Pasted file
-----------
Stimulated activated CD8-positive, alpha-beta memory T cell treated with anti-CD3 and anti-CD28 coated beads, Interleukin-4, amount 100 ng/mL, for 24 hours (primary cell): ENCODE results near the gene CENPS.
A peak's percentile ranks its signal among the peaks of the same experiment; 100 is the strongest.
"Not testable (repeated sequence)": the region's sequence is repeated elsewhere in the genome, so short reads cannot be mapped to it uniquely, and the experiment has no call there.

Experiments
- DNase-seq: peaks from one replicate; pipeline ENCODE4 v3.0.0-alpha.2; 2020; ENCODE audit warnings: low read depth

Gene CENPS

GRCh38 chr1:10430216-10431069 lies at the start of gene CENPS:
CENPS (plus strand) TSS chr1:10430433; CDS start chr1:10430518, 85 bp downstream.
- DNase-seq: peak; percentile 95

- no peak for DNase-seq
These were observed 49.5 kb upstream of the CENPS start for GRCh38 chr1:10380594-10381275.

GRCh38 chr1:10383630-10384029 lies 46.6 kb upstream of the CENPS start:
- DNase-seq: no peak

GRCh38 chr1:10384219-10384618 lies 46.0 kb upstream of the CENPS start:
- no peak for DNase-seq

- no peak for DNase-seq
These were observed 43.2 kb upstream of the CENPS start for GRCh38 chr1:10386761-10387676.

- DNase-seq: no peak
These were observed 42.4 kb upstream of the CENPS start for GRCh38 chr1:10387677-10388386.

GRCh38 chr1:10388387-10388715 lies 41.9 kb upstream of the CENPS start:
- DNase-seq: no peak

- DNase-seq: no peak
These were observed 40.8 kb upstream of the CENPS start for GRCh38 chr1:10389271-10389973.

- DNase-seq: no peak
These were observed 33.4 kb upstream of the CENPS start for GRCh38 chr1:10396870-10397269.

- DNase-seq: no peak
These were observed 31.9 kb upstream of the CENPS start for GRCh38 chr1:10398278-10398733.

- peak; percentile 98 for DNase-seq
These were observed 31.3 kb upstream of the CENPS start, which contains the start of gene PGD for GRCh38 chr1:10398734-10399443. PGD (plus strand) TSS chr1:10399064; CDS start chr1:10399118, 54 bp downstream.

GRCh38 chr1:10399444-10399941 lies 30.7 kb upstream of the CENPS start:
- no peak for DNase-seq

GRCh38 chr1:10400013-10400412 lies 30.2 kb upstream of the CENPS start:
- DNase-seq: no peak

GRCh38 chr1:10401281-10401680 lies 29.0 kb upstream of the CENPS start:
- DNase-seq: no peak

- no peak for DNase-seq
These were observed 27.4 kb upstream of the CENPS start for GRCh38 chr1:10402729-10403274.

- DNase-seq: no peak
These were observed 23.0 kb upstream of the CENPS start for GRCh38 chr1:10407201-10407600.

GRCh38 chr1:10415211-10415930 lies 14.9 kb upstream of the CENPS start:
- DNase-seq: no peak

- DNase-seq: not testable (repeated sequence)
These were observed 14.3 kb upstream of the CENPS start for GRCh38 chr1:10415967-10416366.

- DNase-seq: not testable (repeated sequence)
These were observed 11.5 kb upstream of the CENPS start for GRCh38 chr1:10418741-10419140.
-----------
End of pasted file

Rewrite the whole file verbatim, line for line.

Stimulated activated CD8-positive, alpha-beta memory T cell treated with anti-CD3 and anti-CD28 coated beads, Interleukin-4, amount 100 ng/mL, for 24 hours (primary cell): ENCODE results near the gene CENPS.
A peak's percentile ranks its signal among the peaks of the same experiment; 100 is the strongest.
"Not testable (repeated sequence)": the region's sequence is repeated elsewhere in the genome, so short reads cannot be mapped to it uniquely, and the experiment has no call there.

Experiments
- DNase-seq: peaks from one replicate; pipeline ENCODE4 v3.0.0-alpha.2; 2020; ENCODE audit warnings: low read depth

Gene CENPS

GRCh38 chr1:10430216-10431069 lies at the start of gene CENPS:
CENPS (plus strand) TSS chr1:10430433; CDS start chr1:10430518, 85 bp downstream.
- DNase-seq: peak; percentile 95

- no peak for DNase-seq
These were observed 49.5 kb upstream of the CENPS start for GRCh38 chr1:10380594-10381275.

GRCh38 chr1:10383630-10384029 lies 46.6 kb upstream of the CENPS start:
- DNase-seq: no peak

GRCh38 chr1:10384219-10384618 lies 46.0 kb upstream of the CENPS start:
- no peak for DNase-seq

- no peak for DNase-seq
These were observed 43.2 kb upstream of the CENPS start for GRCh38 chr1:10386761-10387676.

- DNase-seq: no peak
These were observed 42.4 kb upstream of the CENPS start for GRCh38 chr1:10387677-10388386.

GRCh38 chr1:10388387-10388715 lies 41.9 kb upstream of the CENPS start:
- DNase-seq: no peak

- DNase-seq: no peak
These were observed 40.8 kb upstream of the CENPS start for GRCh38 chr1:10389271-10389973.

- DNase-seq: no peak
These were observed 33.4 kb upstream of the CENPS start for GRCh38 chr1:10396870-10397269.

- DNase-seq: no peak
These were observed 31.9 kb upstream of the CENPS start for GRCh38 chr1:10398278-10398733.

- peak; percentile 98 for DNase-seq
These were observed 31.3 kb upstream of the CENPS start, which contains the start of gene PGD for GRCh38 chr1:10398734-10399443. PGD (plus strand) TSS chr1:10399064; CDS start chr1:10399118, 54 bp downstream.

GRCh38 chr1:10399444-10399941 lies 30.7 kb upstream of the CENPS start:
- no peak for DNase-seq

GRCh38 chr1:10400013-10400412 lies 30.2 kb upstream of the CENPS start:
- DNase-seq: no peak

GRCh38 chr1:10401281-10401680 lies 29.0 kb upstream of the CENPS start:
- DNase-seq: no peak

- no peak for DNase-seq
These were observed 27.4 kb upstream of the CENPS start for GRCh38 chr1:10402729-10403274.

- DNase-seq: no peak
These were observed 23.0 kb upstream of the CENPS start for GRCh38 chr1:10407201-10407600.

GRCh38 chr1:10415211-10415930 lies 14.9 kb upstream of the CENPS start:
- DNase-seq: no peak

- DNase-seq: not testable (repeated sequence)
These were observed 14.3 kb upstream of the CENPS start for GRCh38 chr1:10415967-10416366.

- DNase-seq: not testable (repeated sequence)
These were observed 11.5 kb upstream of the CENPS start for GRCh38 chr1:10418741-10419140.